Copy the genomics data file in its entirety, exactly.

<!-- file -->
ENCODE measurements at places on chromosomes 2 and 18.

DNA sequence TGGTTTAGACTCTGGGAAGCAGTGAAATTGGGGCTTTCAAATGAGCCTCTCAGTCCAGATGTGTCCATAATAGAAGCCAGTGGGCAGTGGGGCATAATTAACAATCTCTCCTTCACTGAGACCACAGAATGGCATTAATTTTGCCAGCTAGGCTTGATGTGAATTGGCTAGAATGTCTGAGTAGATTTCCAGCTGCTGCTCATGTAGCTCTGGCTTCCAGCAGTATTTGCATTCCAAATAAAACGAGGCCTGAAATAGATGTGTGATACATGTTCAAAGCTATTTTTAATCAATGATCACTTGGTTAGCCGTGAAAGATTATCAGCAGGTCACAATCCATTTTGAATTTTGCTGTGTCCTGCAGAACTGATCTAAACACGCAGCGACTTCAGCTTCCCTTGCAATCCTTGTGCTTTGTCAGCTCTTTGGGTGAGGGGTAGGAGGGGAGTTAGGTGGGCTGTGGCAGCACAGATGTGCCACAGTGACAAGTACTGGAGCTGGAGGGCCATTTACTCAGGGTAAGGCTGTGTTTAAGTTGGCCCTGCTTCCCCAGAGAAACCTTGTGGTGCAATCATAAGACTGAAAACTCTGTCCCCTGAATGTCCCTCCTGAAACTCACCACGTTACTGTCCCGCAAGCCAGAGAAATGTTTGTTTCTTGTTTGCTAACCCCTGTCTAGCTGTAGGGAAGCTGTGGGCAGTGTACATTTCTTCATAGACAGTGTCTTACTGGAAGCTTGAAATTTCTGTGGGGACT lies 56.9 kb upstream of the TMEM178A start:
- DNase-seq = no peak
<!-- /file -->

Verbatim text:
ENCODE measurements at places on chromosomes 2 and 18.

DNA sequence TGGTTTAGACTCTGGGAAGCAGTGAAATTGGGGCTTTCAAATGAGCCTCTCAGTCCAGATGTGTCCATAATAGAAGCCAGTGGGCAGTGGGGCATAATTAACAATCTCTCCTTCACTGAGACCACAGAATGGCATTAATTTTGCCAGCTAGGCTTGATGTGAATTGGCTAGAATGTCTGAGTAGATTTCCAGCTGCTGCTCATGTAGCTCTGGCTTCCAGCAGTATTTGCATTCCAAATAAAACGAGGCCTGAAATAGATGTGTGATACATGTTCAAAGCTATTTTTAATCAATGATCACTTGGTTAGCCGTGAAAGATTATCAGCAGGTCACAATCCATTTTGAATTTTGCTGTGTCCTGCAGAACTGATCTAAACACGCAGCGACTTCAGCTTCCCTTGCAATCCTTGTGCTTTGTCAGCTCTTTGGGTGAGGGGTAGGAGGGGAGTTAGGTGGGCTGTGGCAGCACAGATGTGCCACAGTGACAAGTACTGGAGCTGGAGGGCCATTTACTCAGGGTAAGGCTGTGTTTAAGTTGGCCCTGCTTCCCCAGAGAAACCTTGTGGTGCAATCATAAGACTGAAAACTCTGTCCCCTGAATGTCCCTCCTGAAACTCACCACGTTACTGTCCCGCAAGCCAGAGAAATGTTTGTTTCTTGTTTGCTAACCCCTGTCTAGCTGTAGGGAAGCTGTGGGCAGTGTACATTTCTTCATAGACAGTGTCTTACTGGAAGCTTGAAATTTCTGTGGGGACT lies 56.9 kb upstream of the TMEM178A start:
- DNase-seq = no peak